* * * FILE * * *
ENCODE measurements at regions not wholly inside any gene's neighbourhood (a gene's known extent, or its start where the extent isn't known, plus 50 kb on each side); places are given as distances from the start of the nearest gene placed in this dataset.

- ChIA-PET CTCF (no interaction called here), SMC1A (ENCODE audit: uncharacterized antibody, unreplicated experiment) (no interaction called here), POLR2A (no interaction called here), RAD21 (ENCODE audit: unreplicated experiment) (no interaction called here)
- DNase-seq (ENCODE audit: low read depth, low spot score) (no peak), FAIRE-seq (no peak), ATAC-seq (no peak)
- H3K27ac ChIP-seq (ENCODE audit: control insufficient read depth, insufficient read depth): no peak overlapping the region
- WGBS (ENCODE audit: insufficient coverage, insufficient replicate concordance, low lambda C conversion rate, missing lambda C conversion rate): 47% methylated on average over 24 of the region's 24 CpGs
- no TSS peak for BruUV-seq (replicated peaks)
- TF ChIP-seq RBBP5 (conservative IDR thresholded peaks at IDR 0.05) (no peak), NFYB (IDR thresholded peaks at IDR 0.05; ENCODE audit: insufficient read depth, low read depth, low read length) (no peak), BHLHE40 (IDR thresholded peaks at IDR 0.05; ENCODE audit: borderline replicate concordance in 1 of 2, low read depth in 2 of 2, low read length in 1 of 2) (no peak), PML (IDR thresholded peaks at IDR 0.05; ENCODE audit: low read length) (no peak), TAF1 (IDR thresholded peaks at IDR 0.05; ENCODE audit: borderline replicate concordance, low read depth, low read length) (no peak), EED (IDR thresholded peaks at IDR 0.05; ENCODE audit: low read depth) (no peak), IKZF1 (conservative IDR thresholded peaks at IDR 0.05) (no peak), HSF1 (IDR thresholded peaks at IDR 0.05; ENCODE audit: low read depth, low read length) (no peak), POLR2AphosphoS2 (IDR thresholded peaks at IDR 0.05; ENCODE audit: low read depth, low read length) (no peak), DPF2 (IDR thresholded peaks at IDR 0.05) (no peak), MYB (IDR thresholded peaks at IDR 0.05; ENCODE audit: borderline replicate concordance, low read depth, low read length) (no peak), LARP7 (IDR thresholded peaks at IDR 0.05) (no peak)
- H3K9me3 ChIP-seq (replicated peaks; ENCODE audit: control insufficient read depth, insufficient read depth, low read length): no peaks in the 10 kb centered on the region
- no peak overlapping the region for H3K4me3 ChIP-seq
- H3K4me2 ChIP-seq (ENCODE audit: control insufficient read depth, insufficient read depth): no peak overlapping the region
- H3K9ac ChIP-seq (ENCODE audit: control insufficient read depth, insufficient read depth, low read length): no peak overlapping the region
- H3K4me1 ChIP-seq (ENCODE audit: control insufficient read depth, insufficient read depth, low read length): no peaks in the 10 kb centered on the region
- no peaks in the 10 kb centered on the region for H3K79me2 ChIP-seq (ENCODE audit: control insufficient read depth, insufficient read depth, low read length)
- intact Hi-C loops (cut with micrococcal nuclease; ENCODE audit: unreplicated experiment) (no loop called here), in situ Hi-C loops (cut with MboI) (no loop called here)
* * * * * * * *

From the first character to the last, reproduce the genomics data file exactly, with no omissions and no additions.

ENCODE measurements at regions not wholly inside any gene's neighbourhood (a gene's known extent, or its start where the extent isn't known, plus 50 kb on each side); places are given as distances from the start of the nearest gene placed in this dataset.

- ChIA-PET CTCF (no interaction called here), SMC1A (ENCODE audit: uncharacterized antibody, unreplicated experiment) (no interaction called here), POLR2A (no interaction called here), RAD21 (ENCODE audit: unreplicated experiment) (no interaction called here)
- DNase-seq (ENCODE audit: low read depth, low spot score) (no peak), FAIRE-seq (no peak), ATAC-seq (no peak)
- H3K27ac ChIP-seq (ENCODE audit: control insufficient read depth, insufficient read depth): no peak overlapping the region
- WGBS (ENCODE audit: insufficient coverage, insufficient replicate concordance, low lambda C conversion rate, missing lambda C conversion rate): 47% methylated on average over 24 of the region's 24 CpGs
- no TSS peak for BruUV-seq (replicated peaks)
- TF ChIP-seq RBBP5 (conservative IDR thresholded peaks at IDR 0.05) (no peak), NFYB (IDR thresholded peaks at IDR 0.05; ENCODE audit: insufficient read depth, low read depth, low read length) (no peak), BHLHE40 (IDR thresholded peaks at IDR 0.05; ENCODE audit: borderline replicate concordance in 1 of 2, low read depth in 2 of 2, low read length in 1 of 2) (no peak), PML (IDR thresholded peaks at IDR 0.05; ENCODE audit: low read length) (no peak), TAF1 (IDR thresholded peaks at IDR 0.05; ENCODE audit: borderline replicate concordance, low read depth, low read length) (no peak), EED (IDR thresholded peaks at IDR 0.05; ENCODE audit: low read depth) (no peak), IKZF1 (conservative IDR thresholded peaks at IDR 0.05) (no peak), HSF1 (IDR thresholded peaks at IDR 0.05; ENCODE audit: low read depth, low read length) (no peak), POLR2AphosphoS2 (IDR thresholded peaks at IDR 0.05; ENCODE audit: low read depth, low read length) (no peak), DPF2 (IDR thresholded peaks at IDR 0.05) (no peak), MYB (IDR thresholded peaks at IDR 0.05; ENCODE audit: borderline replicate concordance, low read depth, low read length) (no peak), LARP7 (IDR thresholded peaks at IDR 0.05) (no peak)
- H3K9me3 ChIP-seq (replicated peaks; ENCODE audit: control insufficient read depth, insufficient read depth, low read length): no peaks in the 10 kb centered on the region
- no peak overlapping the region for H3K4me3 ChIP-seq
- H3K4me2 ChIP-seq (ENCODE audit: control insufficient read depth, insufficient read depth): no peak overlapping the region
- H3K9ac ChIP-seq (ENCODE audit: control insufficient read depth, insufficient read depth, low read length): no peak overlapping the region
- H3K4me1 ChIP-seq (ENCODE audit: control insufficient read depth, insufficient read depth, low read length): no peaks in the 10 kb centered on the region
- no peaks in the 10 kb centered on the region for H3K79me2 ChIP-seq (ENCODE audit: control insufficient read depth, insufficient read depth, low read length)
- intact Hi-C loops (cut with micrococcal nuclease; ENCODE audit: unreplicated experiment) (no loop called here), in situ Hi-C loops (cut with MboI) (no loop called here)